At Fifth Avenue, the hawk watchers are asking what happens at every nest, when will the eyasses (young hawks on the nest) fledge (fly off the nest). To answer this question requires some basic science, some behavioral science and lots of luck.
The basic science is that we know that generaly hawks fledge after 42-46 days. For some reason this can be longer for city nests, say 45-50 days. We're not sure why we have this variation. It could be that we can count hatches more accurately in the city or that building nests without the opportunity for branching activity by the eyasses prolong the period. Hawks also need to be physically mature to fledge. So hawk watchers look at feather growth but more importanly tail length to judge if a hawk is ready to go.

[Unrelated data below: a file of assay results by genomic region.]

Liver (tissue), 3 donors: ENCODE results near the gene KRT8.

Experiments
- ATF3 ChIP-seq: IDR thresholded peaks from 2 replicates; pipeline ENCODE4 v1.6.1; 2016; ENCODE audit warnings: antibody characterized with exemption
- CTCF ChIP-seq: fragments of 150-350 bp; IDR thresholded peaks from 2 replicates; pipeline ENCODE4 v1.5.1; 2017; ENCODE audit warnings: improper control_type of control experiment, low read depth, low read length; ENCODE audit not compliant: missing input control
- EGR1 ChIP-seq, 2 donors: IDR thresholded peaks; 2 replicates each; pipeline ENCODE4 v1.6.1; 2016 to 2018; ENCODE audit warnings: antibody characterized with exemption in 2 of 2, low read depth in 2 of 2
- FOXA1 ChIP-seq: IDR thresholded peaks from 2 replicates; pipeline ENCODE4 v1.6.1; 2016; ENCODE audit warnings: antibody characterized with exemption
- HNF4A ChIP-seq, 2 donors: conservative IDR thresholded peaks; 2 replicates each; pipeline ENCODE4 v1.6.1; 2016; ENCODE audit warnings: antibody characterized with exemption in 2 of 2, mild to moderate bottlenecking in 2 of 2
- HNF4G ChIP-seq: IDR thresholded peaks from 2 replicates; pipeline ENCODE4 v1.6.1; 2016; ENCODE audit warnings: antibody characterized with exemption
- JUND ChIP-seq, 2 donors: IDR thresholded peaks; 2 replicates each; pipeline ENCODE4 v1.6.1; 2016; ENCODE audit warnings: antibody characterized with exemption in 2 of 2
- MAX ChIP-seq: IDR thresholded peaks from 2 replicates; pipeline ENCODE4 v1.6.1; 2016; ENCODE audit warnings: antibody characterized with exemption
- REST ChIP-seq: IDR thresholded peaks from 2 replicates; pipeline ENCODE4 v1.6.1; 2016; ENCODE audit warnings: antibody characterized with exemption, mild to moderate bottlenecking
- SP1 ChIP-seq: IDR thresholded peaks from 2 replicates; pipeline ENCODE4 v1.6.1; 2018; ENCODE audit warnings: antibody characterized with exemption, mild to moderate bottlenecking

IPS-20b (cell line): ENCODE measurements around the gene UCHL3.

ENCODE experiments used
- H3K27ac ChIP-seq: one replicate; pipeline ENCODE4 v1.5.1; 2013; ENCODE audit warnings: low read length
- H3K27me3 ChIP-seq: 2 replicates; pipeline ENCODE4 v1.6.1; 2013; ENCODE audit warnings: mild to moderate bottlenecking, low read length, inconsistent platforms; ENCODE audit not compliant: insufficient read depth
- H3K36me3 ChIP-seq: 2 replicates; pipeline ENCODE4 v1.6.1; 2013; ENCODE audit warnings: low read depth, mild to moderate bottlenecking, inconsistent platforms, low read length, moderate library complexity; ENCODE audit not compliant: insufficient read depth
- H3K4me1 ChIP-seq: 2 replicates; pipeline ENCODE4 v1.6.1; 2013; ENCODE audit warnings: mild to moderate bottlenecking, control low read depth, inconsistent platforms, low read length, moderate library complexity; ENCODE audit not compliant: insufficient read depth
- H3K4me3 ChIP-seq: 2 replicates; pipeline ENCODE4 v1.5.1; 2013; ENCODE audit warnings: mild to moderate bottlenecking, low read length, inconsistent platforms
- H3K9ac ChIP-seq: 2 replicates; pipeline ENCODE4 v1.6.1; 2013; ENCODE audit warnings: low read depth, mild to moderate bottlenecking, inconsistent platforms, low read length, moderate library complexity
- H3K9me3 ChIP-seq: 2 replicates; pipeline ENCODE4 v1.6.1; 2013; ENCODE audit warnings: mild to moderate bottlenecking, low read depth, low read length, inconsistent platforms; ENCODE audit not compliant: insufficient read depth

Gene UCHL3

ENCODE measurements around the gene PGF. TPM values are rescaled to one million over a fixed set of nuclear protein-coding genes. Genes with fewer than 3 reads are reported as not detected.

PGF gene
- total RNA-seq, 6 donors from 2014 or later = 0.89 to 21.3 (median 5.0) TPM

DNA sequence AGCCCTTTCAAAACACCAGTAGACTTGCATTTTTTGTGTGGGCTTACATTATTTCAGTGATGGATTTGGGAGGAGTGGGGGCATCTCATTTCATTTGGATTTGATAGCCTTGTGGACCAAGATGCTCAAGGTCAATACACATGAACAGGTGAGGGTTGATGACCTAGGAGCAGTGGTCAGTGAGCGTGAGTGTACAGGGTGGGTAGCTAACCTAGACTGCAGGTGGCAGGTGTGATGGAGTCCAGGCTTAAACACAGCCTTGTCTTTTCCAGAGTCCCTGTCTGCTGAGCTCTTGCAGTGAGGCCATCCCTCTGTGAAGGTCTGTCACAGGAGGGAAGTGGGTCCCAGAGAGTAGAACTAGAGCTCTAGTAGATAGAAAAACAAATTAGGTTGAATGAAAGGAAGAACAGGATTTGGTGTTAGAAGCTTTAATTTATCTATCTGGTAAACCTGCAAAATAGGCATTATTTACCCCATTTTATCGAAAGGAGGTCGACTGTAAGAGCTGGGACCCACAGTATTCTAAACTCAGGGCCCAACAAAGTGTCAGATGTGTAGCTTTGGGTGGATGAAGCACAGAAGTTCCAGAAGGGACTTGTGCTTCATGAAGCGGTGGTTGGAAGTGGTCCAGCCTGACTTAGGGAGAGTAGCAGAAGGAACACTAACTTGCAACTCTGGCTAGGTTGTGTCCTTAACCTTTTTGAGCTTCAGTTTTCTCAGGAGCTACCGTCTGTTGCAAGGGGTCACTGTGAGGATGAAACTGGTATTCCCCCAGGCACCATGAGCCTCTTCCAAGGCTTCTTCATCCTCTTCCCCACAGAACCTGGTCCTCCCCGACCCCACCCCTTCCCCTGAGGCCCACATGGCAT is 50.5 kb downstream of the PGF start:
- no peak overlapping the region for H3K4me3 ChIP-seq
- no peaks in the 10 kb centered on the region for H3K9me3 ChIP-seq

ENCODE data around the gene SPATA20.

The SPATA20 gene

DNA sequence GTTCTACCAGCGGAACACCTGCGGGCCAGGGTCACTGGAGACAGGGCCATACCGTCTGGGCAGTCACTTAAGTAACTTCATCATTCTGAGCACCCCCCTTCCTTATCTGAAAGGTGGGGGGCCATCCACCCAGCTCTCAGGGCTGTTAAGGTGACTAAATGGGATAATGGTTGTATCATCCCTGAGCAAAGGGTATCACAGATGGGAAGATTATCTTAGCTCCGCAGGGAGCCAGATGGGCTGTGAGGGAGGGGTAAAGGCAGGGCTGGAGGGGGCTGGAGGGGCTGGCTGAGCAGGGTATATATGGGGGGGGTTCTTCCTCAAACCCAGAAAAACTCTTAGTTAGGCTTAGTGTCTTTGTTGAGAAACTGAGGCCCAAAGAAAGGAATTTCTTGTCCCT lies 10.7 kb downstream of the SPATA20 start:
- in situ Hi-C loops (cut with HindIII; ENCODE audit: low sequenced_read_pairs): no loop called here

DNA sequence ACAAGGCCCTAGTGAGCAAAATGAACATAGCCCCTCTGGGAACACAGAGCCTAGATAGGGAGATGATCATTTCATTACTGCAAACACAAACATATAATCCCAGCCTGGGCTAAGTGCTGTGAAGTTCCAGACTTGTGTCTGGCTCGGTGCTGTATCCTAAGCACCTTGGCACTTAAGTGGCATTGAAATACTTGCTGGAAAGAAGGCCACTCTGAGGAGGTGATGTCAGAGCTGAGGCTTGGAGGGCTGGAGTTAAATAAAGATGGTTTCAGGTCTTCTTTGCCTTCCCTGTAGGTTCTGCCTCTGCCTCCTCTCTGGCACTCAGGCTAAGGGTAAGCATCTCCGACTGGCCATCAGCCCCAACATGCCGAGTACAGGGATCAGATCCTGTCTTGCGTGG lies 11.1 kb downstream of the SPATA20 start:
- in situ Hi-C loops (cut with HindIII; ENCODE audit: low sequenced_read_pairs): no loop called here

On the behavioral side, we look for lots of jump-flapping and movement around the nest. We also look at the temperment of the hawks. Like college age childern, some look like they are eager to move on and others look like they won't move out at all.
But in general, seeing a flege is about good luck and putting in the time to be in the right place at the right time.